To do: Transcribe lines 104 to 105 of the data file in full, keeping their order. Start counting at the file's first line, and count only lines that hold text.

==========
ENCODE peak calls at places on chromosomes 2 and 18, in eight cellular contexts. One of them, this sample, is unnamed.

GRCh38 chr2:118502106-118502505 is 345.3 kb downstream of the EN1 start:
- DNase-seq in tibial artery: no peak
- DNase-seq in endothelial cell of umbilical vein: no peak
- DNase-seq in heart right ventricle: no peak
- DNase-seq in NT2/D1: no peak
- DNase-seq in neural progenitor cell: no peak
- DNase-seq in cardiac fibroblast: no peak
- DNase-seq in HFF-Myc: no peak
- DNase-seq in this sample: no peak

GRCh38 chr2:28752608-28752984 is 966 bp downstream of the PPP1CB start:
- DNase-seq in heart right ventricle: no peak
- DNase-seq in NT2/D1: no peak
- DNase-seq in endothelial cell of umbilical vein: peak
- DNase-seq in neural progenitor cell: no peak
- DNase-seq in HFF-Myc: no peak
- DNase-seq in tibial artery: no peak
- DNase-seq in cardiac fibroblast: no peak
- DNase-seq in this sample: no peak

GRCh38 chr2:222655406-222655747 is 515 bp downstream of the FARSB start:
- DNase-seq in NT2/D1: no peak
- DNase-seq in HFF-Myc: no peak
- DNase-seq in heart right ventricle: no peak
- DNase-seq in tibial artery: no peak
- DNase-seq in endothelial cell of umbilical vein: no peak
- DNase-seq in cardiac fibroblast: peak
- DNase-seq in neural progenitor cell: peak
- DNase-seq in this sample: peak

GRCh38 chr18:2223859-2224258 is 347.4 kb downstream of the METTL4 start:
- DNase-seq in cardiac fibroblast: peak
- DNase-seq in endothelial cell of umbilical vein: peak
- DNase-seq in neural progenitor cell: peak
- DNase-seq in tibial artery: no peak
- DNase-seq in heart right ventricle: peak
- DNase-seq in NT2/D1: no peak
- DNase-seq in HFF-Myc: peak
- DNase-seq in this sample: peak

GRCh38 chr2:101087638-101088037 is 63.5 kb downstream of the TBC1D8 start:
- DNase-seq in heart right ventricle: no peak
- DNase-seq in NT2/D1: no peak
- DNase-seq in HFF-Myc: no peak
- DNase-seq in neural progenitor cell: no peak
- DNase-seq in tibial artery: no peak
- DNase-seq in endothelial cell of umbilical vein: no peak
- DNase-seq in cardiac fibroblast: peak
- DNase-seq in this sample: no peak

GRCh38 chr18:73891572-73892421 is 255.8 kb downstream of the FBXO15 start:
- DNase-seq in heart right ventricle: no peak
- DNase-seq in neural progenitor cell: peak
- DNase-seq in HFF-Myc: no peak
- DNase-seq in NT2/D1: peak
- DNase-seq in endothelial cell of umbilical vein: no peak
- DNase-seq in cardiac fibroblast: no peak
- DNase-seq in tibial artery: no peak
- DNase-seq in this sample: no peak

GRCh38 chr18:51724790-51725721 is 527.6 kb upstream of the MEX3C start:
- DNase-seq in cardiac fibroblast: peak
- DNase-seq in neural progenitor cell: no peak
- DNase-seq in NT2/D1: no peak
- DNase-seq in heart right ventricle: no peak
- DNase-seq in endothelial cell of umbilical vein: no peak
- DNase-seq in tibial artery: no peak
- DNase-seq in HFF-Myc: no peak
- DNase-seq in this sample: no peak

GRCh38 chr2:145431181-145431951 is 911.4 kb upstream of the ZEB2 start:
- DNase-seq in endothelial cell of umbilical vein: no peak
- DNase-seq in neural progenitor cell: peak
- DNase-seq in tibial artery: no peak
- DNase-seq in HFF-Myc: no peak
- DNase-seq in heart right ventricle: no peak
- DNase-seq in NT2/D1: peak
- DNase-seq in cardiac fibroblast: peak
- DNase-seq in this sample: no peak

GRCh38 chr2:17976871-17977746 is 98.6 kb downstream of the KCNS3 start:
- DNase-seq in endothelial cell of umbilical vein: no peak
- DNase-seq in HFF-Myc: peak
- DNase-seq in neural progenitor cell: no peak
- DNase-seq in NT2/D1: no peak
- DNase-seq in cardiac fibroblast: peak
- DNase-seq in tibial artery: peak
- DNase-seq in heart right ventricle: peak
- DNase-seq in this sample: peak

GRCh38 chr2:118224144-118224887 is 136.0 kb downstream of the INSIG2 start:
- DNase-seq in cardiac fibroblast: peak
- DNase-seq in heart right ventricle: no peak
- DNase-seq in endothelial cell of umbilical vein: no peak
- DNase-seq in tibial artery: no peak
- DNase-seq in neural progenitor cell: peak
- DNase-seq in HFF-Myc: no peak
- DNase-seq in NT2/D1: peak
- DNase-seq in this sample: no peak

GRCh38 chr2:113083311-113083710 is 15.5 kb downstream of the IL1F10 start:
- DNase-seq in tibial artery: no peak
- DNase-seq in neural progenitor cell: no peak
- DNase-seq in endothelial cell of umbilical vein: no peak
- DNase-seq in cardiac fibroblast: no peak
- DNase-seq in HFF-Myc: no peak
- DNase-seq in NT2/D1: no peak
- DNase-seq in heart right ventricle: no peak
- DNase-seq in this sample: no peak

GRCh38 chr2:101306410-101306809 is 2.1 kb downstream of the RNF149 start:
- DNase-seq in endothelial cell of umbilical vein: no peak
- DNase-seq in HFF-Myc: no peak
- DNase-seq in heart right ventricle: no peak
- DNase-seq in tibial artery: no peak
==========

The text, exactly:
- DNase-seq in heart right ventricle: no peak
- DNase-seq in tibial artery: no peak